Do you remember the Vulcan character, Mr Spock, frequently saying “highly illogical” on Star Trek? It’s such a famous line that someone even wrote a song about it, as shown in the fun video below.

It’s true that human beings are sometimes illogical, and there’s even a theory that supports this notion. It’s called the Gell-Mann amnesia effect. The theory states that people tend to believe stories in the media even when they’ve just read an article about their field of expertise that’s riddled with errors. You can read more about it on Wikipedia.

We’re always reminding you to ignore the media hype when it comes to your investment planning. Don’t believe what they say, and don’t get taken in by their excitement or panic.

OK, so there’s a certain irony here because we write articles about investment too. For example, last month we wrote an article, Hot off the press, about the disgraced Woodford fund. That’s because we like to keep you up to date (because our clients asked us to). Not because we think you should change your plans because of it.

Mind games

This is not the only area where our minds play tricks on us. Here are a few more…

Confirmation bias: We tend to seek out people and information that confirm the way we think. For example, a 2009 study by Ohio State University found we spend 36% more time reading an essay that aligns with our opinions (so we hope you’re still reading this).

Swimmer’s body illusion: This illusion occurs when we confuse selection factors with results. Professional swimmers are good at swimming because of their physiques, not just their training. For example, do the best universities get good results because they choose good students, or do they get good students because the universities are good?

In the investment world, many people assume that active fund managers must know something they don’t, when that’s simply not the case. We’ve written about the danger of that assumption many times before.

Sunk cost fallacy: We feel loss more strongly than gain. So, if you’ve invested time, money or effort into something, and it can’t be recovered, it hurts. This prevents us from realising that the best choice is whatever promises the best future, not the one that negates the feeling of past losses.

This means when an investment is gone, it’s gone. You can’t get it back, so let it remain in the past and move on.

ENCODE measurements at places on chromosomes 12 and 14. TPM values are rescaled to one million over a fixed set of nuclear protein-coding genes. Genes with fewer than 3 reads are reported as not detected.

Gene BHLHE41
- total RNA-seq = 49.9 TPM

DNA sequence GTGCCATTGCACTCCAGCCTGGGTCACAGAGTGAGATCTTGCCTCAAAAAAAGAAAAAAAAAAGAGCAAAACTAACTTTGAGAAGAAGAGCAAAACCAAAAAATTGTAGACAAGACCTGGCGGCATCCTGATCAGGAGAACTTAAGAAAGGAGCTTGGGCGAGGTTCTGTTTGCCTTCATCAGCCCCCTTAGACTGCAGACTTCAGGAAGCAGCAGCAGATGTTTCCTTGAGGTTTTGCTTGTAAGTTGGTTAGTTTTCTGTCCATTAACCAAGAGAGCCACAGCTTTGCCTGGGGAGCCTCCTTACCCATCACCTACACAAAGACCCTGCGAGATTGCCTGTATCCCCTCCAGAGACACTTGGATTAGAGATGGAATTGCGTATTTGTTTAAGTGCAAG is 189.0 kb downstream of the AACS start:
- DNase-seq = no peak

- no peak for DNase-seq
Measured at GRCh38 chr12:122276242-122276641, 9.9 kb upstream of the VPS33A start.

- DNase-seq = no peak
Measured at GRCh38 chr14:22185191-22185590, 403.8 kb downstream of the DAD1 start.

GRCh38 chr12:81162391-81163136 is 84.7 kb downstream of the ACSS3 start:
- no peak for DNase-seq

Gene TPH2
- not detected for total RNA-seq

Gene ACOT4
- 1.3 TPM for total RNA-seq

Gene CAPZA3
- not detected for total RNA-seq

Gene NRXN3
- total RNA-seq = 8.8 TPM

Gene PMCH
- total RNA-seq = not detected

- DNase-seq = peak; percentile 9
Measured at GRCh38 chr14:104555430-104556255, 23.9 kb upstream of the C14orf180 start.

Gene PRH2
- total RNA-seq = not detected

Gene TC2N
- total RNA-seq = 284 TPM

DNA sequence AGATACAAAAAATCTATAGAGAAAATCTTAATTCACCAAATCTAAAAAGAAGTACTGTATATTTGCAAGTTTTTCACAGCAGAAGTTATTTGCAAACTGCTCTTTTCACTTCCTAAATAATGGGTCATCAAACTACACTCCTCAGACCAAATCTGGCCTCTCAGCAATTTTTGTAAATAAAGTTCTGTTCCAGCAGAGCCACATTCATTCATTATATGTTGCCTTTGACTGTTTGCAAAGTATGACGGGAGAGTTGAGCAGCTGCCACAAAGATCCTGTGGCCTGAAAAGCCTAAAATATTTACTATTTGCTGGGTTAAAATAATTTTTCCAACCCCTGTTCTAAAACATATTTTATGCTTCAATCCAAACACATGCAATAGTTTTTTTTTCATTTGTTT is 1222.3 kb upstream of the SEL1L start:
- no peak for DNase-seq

Gambler’s fallacy: We predict odds incorrectly. Imagine you’re tossing a coin and predicting whether it will land head side up or tail side up. If it turns up tails six times in a row, you might think, “it’s sure to be heads next” – yet the odds remain the same at 50:50 every time (assuming it’s an unweighted coin). This connects with a gambler’s positive expectation bias. That is the thought that your bad luck has to change sometime.

Don’t take a gamble on the markets going up or down in the short-term. The only sure thing is that they go up over the long-term.

Cognitive dissonance reduction: We experience discomfort (dissonance) when we try to hold two competing ideas at the same time. So we try to reduce it, either by changing our behaviours or by changing our thoughts. Imagine you’ve gone on an impulse shopping trip and bought some ill-considered items. Afterwards, you’ll tell yourself you really needed them, until your thoughts align with your actions. This is called Post-purchase rationalisation. We’re good at convincing ourselves that our ill-considered purchases are necessary after all. Either that, or you’ll return them to the shop to reduce the cognitive dissonance you feel.

Availability heuristic: This means we believe our memory more than facts. Yet memory is highly fallible. For example, when asked if there are more words ending with ‘ing’ on a page, or more words with ‘n’ as the second to last letter, most people say there are more ‘ing’ words because those are easier to remember. It’s harder for us to recall words that have ‘n’ as the penultimate letter, so people tend to assume there aren’t as many on the page.

Don’t base your decisions on gut instinct without exploring all available data first.

Comparative value: Rather than making a decision based on value alone, we factor in how it compares to another option. For example, The Economist offered three choices: web version $59, print version $125, or both for $125. Of 100 MIT students, 84% chose the combo deal, 16% chose the cheaper, web-only option, and nobody chose the print-only option. When the ‘useless’ print-only option was removed, the majority chose the cheaper, web-only version, and the minority chose the combo deal. So, the bad-value $125 print-only option wasn’t actually useless, in fact, it informed the decisions people made by making the combo deal seem more valuable by comparison.

If this fascinates you as much as it does us, you might like to watch the TED talk by behavioural economist, Dan Ariely: Are we in control of our own decisions?

https://www.ted.com/talks/dan_ariely_asks_are_we_in_control_of_our_own_decisions

What this means to you

You will make more rational decisions if you can avoid these mistakes in your thinking. The best thing you can do is:

  • Choose low-cost funds
  • Diversify broadly
  • Stick with your investments long-term, no matter what happens with the markets

As you can see from our company slogan, the Tucana approach is about giving personalised advice backed by science. The particular aspect of science we talk about is called behavioural finance. (We’ll write more about that next month.)

P.S. For more on this subject, you might like to read (or re-read) our article What’s the point?

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